Greenburg The Greenburgh Town Board intends to contest a change to the state’s recently passed village incorporation legislation that would exempt the town’s Edgemont hamlet from the new legislation until 2040. This disagreement is the most recent development in a protracted battle in Greenburgh over the creation of an Edgemont municipal government.
Governor Kathy Hochul signed new legislation updating the state’s village incorporation regulations in December. The new rules stipulate that a new village petition must have more signatures in order to be approved, and they also require voters to be informed about the village’s finances and service offerings prior to any referendum on the matter being put to a vote.
The contentious change to the previous year’s law is that it expressly bans petitions pertaining to Edgemont for the next sixteen years. This effectively means that, in contrast to other communities in the state, Edgemont’s attempts to establish a new municipality would continue to operate under the previous regulations for an extended period of time.
Members of the municipal board were not pleased with this exemption and questioned the decision.
The amendment is being sponsored in the state Senate by Greenburgh representative and majority leader Andrea Stewart-Cousins (D, Yoners). A few days after the amendment was approved by the Senate, she went to the town board meeting on January 12th to explain her reasoning to the board and the general public.
According to Stewart-Cousins, Edgemont and Greenburgh have been engaged in an incorporation dispute for many years. I dislike changing the rules in the middle of the game and pulling the rug out from under anyone or any organization that is abiding by the law. It unnerves me as a woman, as a black woman, who has traveled places and seen things change. I will attempt to develop a system that will be a little more comprehensive based on what is being done nationally that will allow for the assessment of whether or not a village should be incorporated based on today’s realities, the impacts, and what you have all considered. As I have always said, I would always do anything in a way that allows Edgemont to do what Edgemont does.
Stewart-Cousins stated that she requested research on the subject from Pace University and recommendations, which she took into consideration when drafting legislation. Additionally, she stated that she is in favor of an educated vote about the possible establishment of a new village and that the chapter amendment she negotiated required research on the subject before a referendum could be held.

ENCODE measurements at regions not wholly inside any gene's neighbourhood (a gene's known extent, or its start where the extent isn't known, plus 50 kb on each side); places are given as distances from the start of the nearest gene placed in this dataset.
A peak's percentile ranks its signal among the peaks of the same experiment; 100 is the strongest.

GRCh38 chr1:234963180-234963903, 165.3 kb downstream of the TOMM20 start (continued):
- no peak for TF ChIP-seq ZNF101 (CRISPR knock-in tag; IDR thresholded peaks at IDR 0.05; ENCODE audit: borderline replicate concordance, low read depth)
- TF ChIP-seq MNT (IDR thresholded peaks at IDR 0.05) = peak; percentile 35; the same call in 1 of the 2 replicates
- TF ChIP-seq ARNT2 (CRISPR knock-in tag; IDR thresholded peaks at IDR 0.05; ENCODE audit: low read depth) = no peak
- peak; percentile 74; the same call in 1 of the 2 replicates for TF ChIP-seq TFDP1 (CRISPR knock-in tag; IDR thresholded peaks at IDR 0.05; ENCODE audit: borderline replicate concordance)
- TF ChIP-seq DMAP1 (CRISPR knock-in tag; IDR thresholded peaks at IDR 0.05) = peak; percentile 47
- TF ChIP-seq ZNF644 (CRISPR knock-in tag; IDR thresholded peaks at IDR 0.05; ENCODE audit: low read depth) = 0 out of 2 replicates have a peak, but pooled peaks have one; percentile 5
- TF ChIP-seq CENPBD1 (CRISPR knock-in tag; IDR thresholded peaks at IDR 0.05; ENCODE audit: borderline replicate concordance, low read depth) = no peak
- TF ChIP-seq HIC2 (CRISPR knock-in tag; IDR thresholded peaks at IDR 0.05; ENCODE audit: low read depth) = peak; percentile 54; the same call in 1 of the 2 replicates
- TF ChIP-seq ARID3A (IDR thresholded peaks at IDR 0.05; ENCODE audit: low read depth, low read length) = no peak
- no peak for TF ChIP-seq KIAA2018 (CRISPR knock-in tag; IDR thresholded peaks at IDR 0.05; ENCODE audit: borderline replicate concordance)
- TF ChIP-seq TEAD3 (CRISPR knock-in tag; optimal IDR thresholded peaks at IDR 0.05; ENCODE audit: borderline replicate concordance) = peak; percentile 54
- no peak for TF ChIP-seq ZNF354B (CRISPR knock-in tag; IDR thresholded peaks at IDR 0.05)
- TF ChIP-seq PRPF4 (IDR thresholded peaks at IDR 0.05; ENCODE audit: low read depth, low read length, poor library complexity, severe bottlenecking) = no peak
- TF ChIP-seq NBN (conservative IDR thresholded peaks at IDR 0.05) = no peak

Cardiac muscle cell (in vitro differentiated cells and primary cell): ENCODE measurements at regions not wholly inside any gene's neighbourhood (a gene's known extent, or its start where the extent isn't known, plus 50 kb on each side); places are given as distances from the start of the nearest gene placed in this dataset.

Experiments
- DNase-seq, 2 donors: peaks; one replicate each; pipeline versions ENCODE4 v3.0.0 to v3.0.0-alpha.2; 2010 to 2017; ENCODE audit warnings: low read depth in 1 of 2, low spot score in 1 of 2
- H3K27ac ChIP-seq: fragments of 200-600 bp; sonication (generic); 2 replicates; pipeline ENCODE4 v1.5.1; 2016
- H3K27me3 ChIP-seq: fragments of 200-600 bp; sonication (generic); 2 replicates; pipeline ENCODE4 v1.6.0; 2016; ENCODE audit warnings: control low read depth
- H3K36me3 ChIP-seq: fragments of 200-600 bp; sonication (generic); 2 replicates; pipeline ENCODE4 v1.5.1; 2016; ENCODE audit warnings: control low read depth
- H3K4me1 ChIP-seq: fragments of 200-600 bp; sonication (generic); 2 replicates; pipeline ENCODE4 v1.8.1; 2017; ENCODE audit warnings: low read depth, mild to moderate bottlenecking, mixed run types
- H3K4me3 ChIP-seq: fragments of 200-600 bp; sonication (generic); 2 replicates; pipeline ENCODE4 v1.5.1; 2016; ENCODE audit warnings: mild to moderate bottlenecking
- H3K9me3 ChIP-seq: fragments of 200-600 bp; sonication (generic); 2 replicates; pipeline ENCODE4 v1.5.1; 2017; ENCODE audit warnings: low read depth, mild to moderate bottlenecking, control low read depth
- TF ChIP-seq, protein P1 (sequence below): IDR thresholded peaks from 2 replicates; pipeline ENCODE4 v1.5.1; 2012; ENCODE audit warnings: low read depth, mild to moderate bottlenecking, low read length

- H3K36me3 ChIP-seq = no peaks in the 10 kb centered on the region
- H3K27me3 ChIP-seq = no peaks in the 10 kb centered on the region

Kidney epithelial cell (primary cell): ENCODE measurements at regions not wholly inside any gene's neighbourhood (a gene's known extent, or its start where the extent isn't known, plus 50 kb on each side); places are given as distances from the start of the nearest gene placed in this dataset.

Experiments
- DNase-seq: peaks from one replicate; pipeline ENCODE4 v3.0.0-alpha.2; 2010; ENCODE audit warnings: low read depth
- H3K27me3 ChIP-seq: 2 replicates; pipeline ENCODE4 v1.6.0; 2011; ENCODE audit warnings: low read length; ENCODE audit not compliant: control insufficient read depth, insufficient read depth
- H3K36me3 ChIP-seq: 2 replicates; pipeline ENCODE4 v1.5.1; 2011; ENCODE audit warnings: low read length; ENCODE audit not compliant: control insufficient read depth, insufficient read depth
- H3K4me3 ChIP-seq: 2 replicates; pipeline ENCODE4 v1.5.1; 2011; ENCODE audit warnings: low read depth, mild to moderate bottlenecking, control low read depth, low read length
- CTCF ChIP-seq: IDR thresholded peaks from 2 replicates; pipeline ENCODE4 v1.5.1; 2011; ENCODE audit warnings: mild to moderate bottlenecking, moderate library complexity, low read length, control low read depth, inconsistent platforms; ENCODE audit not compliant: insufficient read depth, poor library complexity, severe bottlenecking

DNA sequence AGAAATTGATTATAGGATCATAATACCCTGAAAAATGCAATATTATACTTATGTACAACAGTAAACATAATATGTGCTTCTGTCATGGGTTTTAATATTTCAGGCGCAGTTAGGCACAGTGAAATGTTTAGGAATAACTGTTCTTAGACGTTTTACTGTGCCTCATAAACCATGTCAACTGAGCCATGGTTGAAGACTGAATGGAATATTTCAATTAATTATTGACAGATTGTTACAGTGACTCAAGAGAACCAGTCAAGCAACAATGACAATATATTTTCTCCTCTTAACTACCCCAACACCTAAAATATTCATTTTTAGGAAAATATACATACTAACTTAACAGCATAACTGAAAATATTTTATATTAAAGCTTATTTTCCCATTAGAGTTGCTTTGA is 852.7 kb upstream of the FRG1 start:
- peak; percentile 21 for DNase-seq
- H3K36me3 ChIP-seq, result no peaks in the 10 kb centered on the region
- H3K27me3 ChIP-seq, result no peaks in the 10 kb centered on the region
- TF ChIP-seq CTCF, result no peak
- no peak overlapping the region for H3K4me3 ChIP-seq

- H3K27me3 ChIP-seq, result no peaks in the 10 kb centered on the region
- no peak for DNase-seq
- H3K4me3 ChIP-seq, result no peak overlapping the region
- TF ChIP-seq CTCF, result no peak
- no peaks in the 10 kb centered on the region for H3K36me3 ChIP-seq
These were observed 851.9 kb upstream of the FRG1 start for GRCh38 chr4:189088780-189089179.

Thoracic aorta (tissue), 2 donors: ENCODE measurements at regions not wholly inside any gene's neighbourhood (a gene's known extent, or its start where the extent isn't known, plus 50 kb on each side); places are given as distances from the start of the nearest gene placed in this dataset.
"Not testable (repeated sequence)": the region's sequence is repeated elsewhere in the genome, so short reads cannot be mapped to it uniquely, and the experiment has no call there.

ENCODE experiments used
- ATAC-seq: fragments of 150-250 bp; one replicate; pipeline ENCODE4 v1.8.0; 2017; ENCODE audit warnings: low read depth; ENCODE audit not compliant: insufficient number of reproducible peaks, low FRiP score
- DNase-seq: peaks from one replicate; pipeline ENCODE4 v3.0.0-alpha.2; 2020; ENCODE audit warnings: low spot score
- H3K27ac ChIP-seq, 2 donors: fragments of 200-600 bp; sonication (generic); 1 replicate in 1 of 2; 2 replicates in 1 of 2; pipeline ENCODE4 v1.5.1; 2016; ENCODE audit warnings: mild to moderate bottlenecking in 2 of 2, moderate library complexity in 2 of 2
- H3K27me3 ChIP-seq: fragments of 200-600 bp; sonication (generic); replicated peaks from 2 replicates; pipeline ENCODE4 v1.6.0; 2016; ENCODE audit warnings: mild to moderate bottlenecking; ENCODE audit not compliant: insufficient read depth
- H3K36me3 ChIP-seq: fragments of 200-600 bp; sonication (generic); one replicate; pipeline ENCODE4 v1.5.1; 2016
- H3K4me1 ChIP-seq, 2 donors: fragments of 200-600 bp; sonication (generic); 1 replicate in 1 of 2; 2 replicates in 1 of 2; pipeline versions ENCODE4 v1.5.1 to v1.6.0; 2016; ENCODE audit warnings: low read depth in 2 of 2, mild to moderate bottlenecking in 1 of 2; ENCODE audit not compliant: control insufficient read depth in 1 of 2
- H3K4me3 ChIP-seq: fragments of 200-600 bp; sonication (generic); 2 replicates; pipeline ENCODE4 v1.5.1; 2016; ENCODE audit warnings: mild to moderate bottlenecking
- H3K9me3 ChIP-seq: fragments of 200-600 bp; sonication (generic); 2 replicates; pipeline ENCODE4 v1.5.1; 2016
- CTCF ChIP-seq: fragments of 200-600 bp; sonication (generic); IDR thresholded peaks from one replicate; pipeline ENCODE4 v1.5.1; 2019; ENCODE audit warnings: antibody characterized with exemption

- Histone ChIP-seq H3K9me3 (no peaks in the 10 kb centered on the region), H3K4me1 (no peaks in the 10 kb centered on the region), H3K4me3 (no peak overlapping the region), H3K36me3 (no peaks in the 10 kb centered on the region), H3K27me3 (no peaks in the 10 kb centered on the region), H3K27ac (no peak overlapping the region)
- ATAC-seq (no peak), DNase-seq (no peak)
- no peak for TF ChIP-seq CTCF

In reference to the chapter change, Councilwoman Gina Jackson expressed that it causes pain. She stated that her intention is to bring the people of Greenburgh together and that she believes the amendment has further polarized the town.
The Edgemont Incorporation Committee (EIC), a community organization, has twice attempted to establish a new village through official petitions. The town won both in 2017 and 2019 when the courts rejected the petitions on the grounds that they did not adhere to the then-current legal requirements. A third petition is currently being circulated by the EIC, and if it is approved, Edgemont may be able to depart Greenburgh.
Although the chapter revision has not yet been brought before the State Assembly, two members of the affected area may make things more challenging when navigating the state’s lower house. The Edgemont community is represented by Assemblywoman Amy Paulin, while Greenburgh is represented by Assemblywoman MaryJane Shimsky. Like Stewart-Cousins, Paulin and Shimsky are both Democrats.
Shimsky has not made a public statement regarding her stance on the exemption, but Paulin, the Assembly sponsor of the amendment, intends to support it.
Officially opposing the chapter revision, the Greenburgh Town Board intends to fight the clause once it is approved by the State Assembly and signed by Governor Hochul.